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Fast Huffman decoding by exploiting data level parallelism

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  • Computer Science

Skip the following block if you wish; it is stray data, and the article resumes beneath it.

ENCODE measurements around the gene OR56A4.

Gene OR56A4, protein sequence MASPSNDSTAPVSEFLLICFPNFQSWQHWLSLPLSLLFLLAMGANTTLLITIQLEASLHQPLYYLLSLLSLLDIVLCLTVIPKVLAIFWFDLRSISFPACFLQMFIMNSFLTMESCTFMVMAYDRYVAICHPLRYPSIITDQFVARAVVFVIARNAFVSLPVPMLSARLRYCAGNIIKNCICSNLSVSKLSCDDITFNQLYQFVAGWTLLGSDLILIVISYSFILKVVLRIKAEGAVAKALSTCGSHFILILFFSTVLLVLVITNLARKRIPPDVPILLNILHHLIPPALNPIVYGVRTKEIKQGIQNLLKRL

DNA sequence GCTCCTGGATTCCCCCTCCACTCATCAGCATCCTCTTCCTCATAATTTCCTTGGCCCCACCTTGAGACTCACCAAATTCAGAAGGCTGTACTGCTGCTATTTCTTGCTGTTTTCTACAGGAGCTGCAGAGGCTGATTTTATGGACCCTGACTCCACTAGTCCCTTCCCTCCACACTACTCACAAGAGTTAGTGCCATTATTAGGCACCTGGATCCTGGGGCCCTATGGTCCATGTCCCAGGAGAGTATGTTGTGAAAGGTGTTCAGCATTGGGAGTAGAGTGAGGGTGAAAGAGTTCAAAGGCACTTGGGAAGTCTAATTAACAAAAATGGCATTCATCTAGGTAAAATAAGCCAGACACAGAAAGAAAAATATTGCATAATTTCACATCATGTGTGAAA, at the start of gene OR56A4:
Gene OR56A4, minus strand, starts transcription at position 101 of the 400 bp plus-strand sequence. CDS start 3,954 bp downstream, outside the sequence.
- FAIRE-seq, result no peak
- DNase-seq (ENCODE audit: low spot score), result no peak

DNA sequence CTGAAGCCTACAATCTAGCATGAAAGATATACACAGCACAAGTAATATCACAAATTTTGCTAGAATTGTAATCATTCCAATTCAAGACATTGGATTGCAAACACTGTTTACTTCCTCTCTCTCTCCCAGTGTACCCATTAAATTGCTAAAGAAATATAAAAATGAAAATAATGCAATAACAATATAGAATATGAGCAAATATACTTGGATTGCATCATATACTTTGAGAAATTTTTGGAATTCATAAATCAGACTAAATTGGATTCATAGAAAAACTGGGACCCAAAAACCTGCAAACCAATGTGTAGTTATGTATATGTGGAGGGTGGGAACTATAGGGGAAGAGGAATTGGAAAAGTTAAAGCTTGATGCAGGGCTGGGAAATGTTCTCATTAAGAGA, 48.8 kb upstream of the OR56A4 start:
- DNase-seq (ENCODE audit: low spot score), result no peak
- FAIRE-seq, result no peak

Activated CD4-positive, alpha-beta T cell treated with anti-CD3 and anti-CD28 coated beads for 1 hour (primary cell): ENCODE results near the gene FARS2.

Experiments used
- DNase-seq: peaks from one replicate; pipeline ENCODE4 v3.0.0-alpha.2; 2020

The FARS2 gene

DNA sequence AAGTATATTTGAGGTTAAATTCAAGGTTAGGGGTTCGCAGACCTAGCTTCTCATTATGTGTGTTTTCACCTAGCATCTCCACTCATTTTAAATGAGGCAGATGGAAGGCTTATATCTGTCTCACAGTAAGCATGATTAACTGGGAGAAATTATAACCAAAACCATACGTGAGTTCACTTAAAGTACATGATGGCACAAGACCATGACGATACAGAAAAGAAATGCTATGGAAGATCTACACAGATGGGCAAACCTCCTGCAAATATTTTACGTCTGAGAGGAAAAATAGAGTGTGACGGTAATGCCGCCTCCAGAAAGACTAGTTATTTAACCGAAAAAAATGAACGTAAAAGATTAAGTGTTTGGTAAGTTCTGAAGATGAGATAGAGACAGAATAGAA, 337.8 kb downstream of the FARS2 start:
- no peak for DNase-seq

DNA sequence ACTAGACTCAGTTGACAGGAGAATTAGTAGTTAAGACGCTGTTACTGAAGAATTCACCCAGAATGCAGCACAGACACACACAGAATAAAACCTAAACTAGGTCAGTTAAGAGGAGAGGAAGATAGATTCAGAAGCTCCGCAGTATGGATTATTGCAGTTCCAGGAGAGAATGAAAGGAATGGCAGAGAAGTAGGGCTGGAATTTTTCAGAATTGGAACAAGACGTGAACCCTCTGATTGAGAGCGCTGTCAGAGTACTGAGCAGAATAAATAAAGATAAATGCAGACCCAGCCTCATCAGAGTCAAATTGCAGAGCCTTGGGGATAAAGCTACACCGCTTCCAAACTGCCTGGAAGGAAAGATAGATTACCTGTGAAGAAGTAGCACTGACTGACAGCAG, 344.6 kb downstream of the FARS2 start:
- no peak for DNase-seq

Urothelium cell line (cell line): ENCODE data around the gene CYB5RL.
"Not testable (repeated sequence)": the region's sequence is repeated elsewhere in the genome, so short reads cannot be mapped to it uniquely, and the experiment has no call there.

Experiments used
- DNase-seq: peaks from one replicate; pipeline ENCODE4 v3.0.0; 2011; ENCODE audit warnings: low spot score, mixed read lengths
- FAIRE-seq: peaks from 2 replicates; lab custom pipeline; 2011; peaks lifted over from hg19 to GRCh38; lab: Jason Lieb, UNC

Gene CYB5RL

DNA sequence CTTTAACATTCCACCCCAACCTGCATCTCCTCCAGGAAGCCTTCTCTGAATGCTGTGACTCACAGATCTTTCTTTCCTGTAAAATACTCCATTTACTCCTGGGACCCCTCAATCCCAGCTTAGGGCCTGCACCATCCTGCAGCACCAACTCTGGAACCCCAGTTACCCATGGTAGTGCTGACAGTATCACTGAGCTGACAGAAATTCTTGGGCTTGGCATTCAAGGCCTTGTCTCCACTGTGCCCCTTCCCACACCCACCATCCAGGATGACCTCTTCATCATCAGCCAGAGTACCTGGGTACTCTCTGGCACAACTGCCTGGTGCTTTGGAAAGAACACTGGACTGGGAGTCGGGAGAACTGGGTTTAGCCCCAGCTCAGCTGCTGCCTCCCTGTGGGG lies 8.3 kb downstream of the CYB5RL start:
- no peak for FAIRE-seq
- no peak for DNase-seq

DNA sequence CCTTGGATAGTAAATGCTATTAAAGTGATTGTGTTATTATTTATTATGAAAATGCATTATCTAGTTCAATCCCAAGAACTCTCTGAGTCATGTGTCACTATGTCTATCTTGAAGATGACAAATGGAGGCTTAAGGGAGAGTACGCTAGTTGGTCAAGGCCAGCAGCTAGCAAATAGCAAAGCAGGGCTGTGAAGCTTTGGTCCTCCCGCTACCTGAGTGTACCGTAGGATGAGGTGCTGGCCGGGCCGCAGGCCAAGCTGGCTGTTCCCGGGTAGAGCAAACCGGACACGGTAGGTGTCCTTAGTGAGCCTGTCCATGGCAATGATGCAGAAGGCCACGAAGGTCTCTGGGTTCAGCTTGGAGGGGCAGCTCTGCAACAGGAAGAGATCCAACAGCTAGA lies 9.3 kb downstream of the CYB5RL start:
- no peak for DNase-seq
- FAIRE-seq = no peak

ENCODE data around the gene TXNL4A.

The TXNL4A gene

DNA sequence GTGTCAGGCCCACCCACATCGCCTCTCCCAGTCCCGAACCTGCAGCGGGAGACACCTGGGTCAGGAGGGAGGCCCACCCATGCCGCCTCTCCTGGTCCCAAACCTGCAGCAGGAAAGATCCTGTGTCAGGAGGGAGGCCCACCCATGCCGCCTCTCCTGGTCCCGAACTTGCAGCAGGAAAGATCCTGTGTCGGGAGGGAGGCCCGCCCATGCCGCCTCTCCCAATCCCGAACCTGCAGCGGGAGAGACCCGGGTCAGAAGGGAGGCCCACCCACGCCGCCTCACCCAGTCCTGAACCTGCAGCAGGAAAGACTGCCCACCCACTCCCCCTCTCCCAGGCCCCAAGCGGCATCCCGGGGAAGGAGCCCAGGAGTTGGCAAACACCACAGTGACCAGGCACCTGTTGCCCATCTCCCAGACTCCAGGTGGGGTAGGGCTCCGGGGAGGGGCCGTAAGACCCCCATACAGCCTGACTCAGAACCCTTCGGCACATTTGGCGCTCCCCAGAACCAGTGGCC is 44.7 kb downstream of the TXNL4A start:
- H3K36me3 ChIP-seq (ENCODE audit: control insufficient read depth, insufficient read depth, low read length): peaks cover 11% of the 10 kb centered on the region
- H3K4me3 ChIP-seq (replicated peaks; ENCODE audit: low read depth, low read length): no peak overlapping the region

Fast Huffman Decoding by Exploiting Data Level Parallelism Tim Drijvers∗†, Carlos Alba Pinto†, Henk Corporaal∗, Bart Mesman∗, Gert-Jan van den Braak∗ ∗Department of Electrical Engineering Eindhoven University of Technology, The Netherlands Email: {h.corporaal,b.mesman,g.j.w.v.d.braak} †Silicon Hive Eindhoven, The Netherlands Abstract—The frame rates and resolutions of digital videos are on the rising edge. Thereby, pushing the compression ratios of video coding standards to their limits, resulting in more complex and computational power hungry algorithms. Programmable solutions are gaining interest to keep up the pace of the evolving video coding standards, by reducing the time- to-market of upcoming video products. However, to compete with hardwired solutions, parallelism needs to be exploited on as many levels as possible. In this paper the focus will be on data level parallelism. Huffman coding is proven to be very efficient and therefore commonly applied in many coding standards. However, due to the inherently sequential nature, parallelization of the Huffman decoding is considered hard. The proposed fully flexible and programmable acceleration exploits available data level parallelism in Huffman decoding. Our implementation achieves a decoding speed of 106 MBit/s while running on a 250 MHz processor. This is a speed-up of 24× compared to our sequential reference implementation. I. INTRODUCTION Modern video coding standards are becoming more compu- tational power, bandwidth and hardware resource demanding. These standards are driven by an active research area in displays, a requiring consumer market and a still rising number of videos on the Internet. Providing faster frame rates and larger resolutions in a space efficient manner is key to success of these coding standards. New optical storage systems, such as Blu-ray and HD-DVD, are introduced to cope with the call for more bandwidth and storage space, thereby also pushing the compression ratios of video coding standards

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